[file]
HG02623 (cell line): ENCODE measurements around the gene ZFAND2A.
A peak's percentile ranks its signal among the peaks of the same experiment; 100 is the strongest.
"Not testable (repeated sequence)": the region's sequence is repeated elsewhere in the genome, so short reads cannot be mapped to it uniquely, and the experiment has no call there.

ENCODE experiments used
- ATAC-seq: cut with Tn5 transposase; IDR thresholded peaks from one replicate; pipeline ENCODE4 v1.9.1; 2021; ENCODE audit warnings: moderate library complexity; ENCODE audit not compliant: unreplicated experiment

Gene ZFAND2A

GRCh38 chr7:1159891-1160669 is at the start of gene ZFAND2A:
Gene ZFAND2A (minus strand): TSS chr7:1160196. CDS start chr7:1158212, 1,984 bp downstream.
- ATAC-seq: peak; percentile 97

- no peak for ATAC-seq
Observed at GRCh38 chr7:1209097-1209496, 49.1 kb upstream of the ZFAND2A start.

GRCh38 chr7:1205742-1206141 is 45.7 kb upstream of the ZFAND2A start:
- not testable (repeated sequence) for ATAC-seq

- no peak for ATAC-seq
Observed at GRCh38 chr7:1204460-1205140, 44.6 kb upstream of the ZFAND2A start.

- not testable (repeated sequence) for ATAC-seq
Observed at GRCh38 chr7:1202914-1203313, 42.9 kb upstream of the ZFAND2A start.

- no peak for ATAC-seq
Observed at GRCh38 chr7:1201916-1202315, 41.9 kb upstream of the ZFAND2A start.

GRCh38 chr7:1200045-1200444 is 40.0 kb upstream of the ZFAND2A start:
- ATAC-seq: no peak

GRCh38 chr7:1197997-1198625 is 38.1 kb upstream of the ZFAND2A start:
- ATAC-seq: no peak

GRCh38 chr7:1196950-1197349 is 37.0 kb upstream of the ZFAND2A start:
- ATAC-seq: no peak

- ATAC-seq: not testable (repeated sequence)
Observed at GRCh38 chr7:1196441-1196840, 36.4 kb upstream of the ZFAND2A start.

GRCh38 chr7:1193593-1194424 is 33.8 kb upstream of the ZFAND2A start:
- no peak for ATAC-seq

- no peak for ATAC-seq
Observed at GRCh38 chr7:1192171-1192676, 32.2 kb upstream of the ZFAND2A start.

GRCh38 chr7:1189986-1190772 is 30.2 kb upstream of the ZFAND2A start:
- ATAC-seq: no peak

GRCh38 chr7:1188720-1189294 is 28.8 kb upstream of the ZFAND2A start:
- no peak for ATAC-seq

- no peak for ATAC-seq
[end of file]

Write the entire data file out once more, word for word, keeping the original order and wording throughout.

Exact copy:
HG02623 (cell line): ENCODE measurements around the gene ZFAND2A.
A peak's percentile ranks its signal among the peaks of the same experiment; 100 is the strongest.
"Not testable (repeated sequence)": the region's sequence is repeated elsewhere in the genome, so short reads cannot be mapped to it uniquely, and the experiment has no call there.

ENCODE experiments used
- ATAC-seq: cut with Tn5 transposase; IDR thresholded peaks from one replicate; pipeline ENCODE4 v1.9.1; 2021; ENCODE audit warnings: moderate library complexity; ENCODE audit not compliant: unreplicated experiment

Gene ZFAND2A

GRCh38 chr7:1159891-1160669 is at the start of gene ZFAND2A:
Gene ZFAND2A (minus strand): TSS chr7:1160196. CDS start chr7:1158212, 1,984 bp downstream.
- ATAC-seq: peak; percentile 97

- no peak for ATAC-seq
Observed at GRCh38 chr7:1209097-1209496, 49.1 kb upstream of the ZFAND2A start.

GRCh38 chr7:1205742-1206141 is 45.7 kb upstream of the ZFAND2A start:
- not testable (repeated sequence) for ATAC-seq

- no peak for ATAC-seq
Observed at GRCh38 chr7:1204460-1205140, 44.6 kb upstream of the ZFAND2A start.

- not testable (repeated sequence) for ATAC-seq
Observed at GRCh38 chr7:1202914-1203313, 42.9 kb upstream of the ZFAND2A start.

- no peak for ATAC-seq
Observed at GRCh38 chr7:1201916-1202315, 41.9 kb upstream of the ZFAND2A start.

GRCh38 chr7:1200045-1200444 is 40.0 kb upstream of the ZFAND2A start:
- ATAC-seq: no peak

GRCh38 chr7:1197997-1198625 is 38.1 kb upstream of the ZFAND2A start:
- ATAC-seq: no peak

GRCh38 chr7:1196950-1197349 is 37.0 kb upstream of the ZFAND2A start:
- ATAC-seq: no peak

- ATAC-seq: not testable (repeated sequence)
Observed at GRCh38 chr7:1196441-1196840, 36.4 kb upstream of the ZFAND2A start.

GRCh38 chr7:1193593-1194424 is 33.8 kb upstream of the ZFAND2A start:
- no peak for ATAC-seq

- no peak for ATAC-seq
Observed at GRCh38 chr7:1192171-1192676, 32.2 kb upstream of the ZFAND2A start.

GRCh38 chr7:1189986-1190772 is 30.2 kb upstream of the ZFAND2A start:
- ATAC-seq: no peak

GRCh38 chr7:1188720-1189294 is 28.8 kb upstream of the ZFAND2A start:
- no peak for ATAC-seq

- no peak for ATAC-seq